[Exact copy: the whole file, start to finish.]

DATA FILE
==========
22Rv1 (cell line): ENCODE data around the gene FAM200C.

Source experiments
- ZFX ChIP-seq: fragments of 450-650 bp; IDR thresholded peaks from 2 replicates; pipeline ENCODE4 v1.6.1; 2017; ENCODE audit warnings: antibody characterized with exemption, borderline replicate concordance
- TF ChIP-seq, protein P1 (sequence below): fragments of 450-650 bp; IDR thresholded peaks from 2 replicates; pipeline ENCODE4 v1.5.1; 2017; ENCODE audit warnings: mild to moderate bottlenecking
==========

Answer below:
22Rv1 (cell line): ENCODE data around the gene FAM200C.

Source experiments
- ZFX ChIP-seq: fragments of 450-650 bp; IDR thresholded peaks from 2 replicates; pipeline ENCODE4 v1.6.1; 2017; ENCODE audit warnings: antibody characterized with exemption, borderline replicate concordance
- TF ChIP-seq, protein P1 (sequence below): fragments of 450-650 bp; IDR thresholded peaks from 2 replicates; pipeline ENCODE4 v1.5.1; 2017; ENCODE audit warnings: mild to moderate bottlenecking